Minerals on Mission: Acceptance and Appraisal
April 28, 2022 - Even before a donor approaches your charity with a gift of mineral interests, you should be prepared to receive such a gift by having acceptance policies in place and understanding the appraisal process.
Charities should have acceptance policies addressing the critical issues that can be triggered by gifts of mineral assets, whether valuation issues, environmental issues, unrelated business income issues, or asset management issues.
Many oil and gas acceptance policies across the country include provisions that:
- Set out a minimum value for gifts of surface rights,
- Set out a minimum per year royalty,
- Provide for review of liability issues,
- Prohibit acceptance of working interests, and
- Provide for environmental review to prevent current or future exposure to environmental liability.
Charities typically do not accept working interests because all liability issues flow to the holder of the working interest. This includes all environmental issues caused by exploration and production of the asset. Royalty interest owners are typically not liable for any environmental conditions which arise during production. By adopting a policy that prohibits any type of mineral gift other than a royalty interest, charities will be safeguarded from the potential consequence of an expensive environmental clean-up.
Another reason to prohibit gifts of working interests is that income derived from working interests is considered unrelated business income and is, therefore, subject to unrelated business income tax.
HighGround’s legal team can provide guidance as you create gift acceptance policies for your organization.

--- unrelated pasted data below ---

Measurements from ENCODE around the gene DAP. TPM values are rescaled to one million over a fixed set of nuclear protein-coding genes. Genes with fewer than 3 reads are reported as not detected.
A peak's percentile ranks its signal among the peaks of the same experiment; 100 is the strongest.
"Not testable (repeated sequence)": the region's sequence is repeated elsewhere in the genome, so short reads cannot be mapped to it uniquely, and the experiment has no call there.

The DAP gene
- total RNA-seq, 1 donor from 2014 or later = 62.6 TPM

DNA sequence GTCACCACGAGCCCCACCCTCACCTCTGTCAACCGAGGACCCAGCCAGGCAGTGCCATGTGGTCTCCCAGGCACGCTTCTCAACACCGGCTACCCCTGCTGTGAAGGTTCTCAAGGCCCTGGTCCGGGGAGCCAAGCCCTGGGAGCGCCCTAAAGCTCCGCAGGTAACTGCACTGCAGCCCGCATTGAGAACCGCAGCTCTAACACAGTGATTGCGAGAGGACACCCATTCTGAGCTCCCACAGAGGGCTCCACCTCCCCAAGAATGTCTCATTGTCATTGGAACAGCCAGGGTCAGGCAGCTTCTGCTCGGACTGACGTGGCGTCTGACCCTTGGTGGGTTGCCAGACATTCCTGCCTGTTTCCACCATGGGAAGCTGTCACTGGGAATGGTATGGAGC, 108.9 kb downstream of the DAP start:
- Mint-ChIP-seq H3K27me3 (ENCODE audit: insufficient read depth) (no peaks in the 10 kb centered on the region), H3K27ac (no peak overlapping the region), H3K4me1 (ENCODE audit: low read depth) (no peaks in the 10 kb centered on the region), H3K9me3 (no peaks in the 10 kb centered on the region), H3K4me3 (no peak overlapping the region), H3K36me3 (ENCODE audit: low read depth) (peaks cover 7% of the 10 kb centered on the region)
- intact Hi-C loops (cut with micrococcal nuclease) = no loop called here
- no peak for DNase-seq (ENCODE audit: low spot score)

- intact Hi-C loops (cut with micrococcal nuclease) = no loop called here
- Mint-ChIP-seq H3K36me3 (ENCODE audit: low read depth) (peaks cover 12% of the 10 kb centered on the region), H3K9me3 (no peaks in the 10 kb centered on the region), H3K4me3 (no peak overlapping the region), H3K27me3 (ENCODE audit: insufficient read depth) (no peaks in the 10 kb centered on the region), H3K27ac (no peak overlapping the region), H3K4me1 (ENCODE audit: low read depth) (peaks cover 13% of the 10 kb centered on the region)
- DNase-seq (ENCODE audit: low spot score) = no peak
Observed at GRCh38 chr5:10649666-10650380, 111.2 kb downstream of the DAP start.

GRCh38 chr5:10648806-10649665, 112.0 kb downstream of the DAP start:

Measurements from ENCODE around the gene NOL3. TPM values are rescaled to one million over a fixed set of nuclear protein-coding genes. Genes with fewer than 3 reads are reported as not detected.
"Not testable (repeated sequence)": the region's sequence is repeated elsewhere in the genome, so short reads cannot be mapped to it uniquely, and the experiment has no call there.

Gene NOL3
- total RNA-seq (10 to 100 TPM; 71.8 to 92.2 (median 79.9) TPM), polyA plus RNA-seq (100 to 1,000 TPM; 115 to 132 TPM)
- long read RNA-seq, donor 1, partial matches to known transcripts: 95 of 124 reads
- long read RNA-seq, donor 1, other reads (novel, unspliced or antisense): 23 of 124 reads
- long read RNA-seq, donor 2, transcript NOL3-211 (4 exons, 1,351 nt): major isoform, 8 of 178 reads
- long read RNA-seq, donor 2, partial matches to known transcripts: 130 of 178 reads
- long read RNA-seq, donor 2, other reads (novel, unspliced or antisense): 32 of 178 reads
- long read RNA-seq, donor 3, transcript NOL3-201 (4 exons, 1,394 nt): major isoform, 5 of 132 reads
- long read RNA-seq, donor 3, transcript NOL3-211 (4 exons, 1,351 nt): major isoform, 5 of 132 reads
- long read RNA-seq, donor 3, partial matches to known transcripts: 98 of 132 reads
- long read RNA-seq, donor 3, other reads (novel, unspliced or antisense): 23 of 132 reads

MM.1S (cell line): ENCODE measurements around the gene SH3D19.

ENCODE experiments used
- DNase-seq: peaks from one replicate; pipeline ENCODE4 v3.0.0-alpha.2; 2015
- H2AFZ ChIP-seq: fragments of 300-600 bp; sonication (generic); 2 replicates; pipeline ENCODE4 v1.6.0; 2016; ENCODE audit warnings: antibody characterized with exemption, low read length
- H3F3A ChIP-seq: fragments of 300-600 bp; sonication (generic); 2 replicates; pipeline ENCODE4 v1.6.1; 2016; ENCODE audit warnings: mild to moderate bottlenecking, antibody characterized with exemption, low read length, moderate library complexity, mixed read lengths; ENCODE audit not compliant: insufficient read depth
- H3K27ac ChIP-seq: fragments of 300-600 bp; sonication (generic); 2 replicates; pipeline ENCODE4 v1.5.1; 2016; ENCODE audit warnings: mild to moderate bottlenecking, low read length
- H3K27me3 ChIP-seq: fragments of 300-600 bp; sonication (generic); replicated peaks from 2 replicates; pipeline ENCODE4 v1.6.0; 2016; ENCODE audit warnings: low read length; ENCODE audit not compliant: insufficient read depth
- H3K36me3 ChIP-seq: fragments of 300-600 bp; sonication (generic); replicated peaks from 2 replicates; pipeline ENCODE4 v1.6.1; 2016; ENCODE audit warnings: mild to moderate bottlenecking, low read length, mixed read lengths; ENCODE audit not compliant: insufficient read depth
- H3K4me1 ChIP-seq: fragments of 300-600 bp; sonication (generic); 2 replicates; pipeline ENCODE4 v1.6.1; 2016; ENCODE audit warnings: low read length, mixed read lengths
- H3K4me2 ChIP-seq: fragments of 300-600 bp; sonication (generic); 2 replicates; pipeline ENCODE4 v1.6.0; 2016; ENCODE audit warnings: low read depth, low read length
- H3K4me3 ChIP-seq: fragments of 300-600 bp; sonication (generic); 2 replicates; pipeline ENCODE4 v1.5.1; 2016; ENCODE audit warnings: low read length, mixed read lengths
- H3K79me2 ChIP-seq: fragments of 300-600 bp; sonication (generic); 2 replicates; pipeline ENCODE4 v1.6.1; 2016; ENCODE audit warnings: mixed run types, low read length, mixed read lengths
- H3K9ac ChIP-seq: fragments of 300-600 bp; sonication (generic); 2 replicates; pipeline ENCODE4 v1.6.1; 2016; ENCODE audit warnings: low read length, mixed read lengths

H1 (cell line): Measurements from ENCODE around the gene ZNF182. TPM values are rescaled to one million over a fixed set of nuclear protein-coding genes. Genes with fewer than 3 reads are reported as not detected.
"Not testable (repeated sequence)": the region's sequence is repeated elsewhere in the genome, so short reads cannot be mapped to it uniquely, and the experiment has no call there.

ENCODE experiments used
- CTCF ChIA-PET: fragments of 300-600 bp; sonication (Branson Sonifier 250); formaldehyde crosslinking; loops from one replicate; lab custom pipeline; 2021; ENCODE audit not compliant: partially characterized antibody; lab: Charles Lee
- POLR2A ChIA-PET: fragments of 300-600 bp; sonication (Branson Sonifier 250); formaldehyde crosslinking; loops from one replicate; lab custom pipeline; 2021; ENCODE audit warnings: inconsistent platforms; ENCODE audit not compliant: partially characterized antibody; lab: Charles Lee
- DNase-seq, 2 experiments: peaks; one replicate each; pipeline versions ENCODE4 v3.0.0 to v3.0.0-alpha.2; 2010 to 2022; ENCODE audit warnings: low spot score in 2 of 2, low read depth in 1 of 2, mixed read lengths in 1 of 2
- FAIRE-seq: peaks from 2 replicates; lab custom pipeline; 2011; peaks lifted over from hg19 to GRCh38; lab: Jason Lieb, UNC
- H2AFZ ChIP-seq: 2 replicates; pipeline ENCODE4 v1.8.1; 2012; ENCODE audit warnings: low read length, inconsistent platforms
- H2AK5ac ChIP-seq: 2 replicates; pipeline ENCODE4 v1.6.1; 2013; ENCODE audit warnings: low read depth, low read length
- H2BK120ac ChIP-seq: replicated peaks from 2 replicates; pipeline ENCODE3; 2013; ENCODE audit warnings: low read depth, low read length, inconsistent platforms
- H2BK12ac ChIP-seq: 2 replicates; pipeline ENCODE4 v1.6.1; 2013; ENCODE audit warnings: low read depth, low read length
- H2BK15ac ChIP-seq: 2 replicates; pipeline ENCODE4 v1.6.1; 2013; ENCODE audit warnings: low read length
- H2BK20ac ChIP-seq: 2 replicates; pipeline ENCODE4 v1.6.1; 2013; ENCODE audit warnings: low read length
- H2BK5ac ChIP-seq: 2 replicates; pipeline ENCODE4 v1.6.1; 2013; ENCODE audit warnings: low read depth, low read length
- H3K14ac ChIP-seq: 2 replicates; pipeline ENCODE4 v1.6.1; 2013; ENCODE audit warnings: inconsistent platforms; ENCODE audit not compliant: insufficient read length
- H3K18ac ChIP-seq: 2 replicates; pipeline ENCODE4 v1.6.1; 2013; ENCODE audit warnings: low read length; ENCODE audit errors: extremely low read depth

Keep in mind: One charity’s policy might be to sell mineral interests as soon as practical, while another’s might be to hold and manage the mineral interests. Management and administration of oil and gas assets require knowledge and expertise, and charities often obtain third-party managers. We’ll cover this more deeply in our final installment.
Donors who contribute a royalty interest to charity may claim a charitable deduction for the fair market value of the interest if they have held the interest for more than one year. Any contribution that exceeds $5,000 in value must be substantiated by a qualified appraisal. While donors bear the responsibility to obtain a qualified appraisal, it may be helpful for the charity to understand the following guidelines when working with donors:
- Donors who are seeking to gift a mineral interest with a value in excess of $5,000 will need to find a capable appraiser who holds the proper certification and can demonstrate the necessary education and experience needed for this specialized type of appraisal.
- The appraisal must be properly completed in a timely manner and meet all of the IRS requirements for qualification.
- Non-producing mineral interests may be difficult to value, and a contribution of such interests may result in no deduction for the donor.
How does a donor know if their gift’s value exceeds $5,000 and requires an appraisal?
The initial question donors will face is whether the mineral interest’s value necessitates obtaining a qualified appraisal. The general rule of thumb in the oil and gas industry is that the value of a mineral interest will closely approximate the annual income produced by the interest multiplied by a factor of five (annual income x 5). This helpful guideline provides donors with a reliable estimate of the overall value of the interest before incurring the expense of obtaining a qualified appraisal. The formal appraisal will be based upon a more sophisticated estimate of the expected future cash flows and will utilize factors like production history and the number of producing wells, discounted to present value. In any case, the donor will need to talk to his or her advisors about whether and how to get an appraisal.
To sell or retain? That may be the biggest question a charity must face when accepting mineral interests, and that’s what we’ll be covering next.